Granted, LOTRO is older, it needs some work, and definitely needs to fully support 4K so the text isn’t so dang tiny, but still. Don’t poke fun at something that has managed to stick around for 16 years while many of its fellow MMOs happened to fall by the wayside. You have to give the game and its team some credit and show respect, especially as a fellow developer.
Okay, so Amazon may not see LOTRO as the competition and may even consider the current Tolkien fanbase at large purists, I get that, but Hartmann could have worded his comments differently, as they are a bit, for lack of a better word, tacky. He apparently isn’t completely in touch with the Tolkien audience. While yes, there are sticklers out there when it comes to anything challenging lore, there are many who would not be fussed if a developer wanted to deviate a bit within reason. I am one of that camp.
There are plenty of characters in the books whose stories could be fleshed out. Surely Barliman Butterbur was up to something while Frodo and the rest of the Fellowship were on a quest to destroy the One Ring. And then, there’s the brigand Bill Ferny. We imagine Saruman’s spy was up to all sorts of misdeeds before he ran afoul of his former pony Bill and got a swift kick to the chest. You see, there are all sorts of stories to be told, and as long as you stay true to the vision, you can take some creative liberties without deviating too much from the source material. Standing Stone does this all the time with LOTRO.
While I agree with Hartmann to an extent when he says: “A game has to do with playing, and they have to be playful, so there needs to be a little bit of being able to bend the rules to make it a great game,” you can’t alienate Tolkien fans from the start by telling them to ‘stick to reading the books if you don’t like it.’ Such comments do not endeavor to confidence or goodwill toward the company.
Subtle backhanded compliments aimed at other developers who have put blood, sweat, and tears into their work isn’t very polite. No one appreciates it, respects it, or wants to really hear it, especially a fanbase that needs to have trust in Amazon’s second attempt at a Lord of the Rings MMO.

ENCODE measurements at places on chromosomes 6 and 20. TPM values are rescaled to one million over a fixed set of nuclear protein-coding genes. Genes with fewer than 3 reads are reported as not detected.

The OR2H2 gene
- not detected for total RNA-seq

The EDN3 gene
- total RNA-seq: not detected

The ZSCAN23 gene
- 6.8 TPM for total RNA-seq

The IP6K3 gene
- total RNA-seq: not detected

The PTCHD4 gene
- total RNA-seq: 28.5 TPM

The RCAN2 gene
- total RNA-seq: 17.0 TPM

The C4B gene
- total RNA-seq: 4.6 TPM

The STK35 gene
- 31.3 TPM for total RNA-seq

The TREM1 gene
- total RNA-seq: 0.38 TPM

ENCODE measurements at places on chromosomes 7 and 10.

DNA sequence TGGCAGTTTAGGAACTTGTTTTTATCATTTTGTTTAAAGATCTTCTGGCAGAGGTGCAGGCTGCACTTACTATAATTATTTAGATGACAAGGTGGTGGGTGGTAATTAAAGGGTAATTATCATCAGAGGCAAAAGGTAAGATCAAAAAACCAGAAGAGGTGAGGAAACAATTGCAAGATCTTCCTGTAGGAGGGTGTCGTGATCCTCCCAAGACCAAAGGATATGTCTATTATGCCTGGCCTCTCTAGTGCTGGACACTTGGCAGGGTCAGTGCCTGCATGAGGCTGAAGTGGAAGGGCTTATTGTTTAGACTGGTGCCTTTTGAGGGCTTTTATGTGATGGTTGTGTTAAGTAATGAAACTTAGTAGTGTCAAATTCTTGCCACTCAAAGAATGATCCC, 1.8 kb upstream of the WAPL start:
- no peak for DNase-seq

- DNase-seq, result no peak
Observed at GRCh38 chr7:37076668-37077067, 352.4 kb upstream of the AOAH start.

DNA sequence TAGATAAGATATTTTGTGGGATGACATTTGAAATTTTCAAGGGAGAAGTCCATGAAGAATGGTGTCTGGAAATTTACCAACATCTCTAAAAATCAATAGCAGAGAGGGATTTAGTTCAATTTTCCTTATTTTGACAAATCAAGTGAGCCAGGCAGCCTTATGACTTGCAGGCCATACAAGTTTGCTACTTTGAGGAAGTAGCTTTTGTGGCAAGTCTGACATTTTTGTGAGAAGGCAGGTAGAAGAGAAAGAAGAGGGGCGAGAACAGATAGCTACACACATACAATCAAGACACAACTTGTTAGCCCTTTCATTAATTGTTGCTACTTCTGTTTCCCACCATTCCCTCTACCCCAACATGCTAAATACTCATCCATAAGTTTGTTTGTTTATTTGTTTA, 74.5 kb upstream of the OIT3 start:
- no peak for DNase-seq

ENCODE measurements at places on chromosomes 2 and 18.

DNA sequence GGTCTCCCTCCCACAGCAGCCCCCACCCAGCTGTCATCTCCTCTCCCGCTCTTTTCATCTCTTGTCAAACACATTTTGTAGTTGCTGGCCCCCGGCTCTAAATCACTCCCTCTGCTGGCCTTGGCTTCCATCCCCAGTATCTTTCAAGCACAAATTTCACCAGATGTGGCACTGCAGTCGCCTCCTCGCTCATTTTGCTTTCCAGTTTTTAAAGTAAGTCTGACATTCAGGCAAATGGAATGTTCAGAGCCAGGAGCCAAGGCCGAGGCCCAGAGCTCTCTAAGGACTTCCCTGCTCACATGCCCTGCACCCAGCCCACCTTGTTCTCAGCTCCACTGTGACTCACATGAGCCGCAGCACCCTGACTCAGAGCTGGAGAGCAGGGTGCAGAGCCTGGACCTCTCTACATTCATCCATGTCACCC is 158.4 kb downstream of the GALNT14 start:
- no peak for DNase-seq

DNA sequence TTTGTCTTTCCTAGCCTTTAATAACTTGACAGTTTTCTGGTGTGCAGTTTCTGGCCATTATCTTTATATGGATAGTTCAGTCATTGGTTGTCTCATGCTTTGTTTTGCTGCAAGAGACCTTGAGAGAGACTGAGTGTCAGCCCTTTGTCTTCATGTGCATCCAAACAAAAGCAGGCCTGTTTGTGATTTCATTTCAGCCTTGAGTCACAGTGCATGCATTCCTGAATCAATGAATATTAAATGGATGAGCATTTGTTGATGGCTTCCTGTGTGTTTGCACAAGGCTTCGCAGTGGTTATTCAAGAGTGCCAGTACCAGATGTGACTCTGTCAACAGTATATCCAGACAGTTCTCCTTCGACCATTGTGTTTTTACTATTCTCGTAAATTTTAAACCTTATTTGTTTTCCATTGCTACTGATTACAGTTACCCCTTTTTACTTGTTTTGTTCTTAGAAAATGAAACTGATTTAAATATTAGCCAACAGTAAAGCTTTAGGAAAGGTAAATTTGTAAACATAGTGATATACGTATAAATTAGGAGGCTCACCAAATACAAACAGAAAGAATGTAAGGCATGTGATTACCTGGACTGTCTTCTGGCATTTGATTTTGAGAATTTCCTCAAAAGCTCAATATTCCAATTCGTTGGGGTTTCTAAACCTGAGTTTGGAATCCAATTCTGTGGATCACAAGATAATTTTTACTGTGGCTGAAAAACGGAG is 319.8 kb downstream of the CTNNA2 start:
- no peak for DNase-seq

And once again, LOTRO may be an older game, but it’s amazing how dedicated the Standing Stone Games team is to the MMO. In my opinion, it is a highly underrated game. It is diverse, has some excellent stories, and has a large, pretty well-fleshed-out world thanks to the many, many Volumes, expansions, and updates released over the last 16 years. And let’s not forget the highly dedicated and friendly community. That always helps. If there’s a troll, game moderators are quick to take action, unless the community takes things into its own hands first by ostracizing anyone who is persistently an ass.
Maybe I am being too hard on Hartmann. Maybe he didn’t intend to sound as though he was sneering at LOTRO or its development studio. Maybe I, and others who have criticized his comments, are misconstruing his message. But we are only going by the quotes, which are admittingly rather mordacious.
As far as Amazon’s Lord of the Rings MMO is concerned, it’s a long way off. The initial game was also a long way off, and I was prepared to place my confidence in it, given the source material. I may still give Amazon’s new stab at the game the benefit of the doubt, but that depends on the company’s attitude going forward. I don’t like throwing my money or support at those who belittle what they consider an underdog for the sake of it.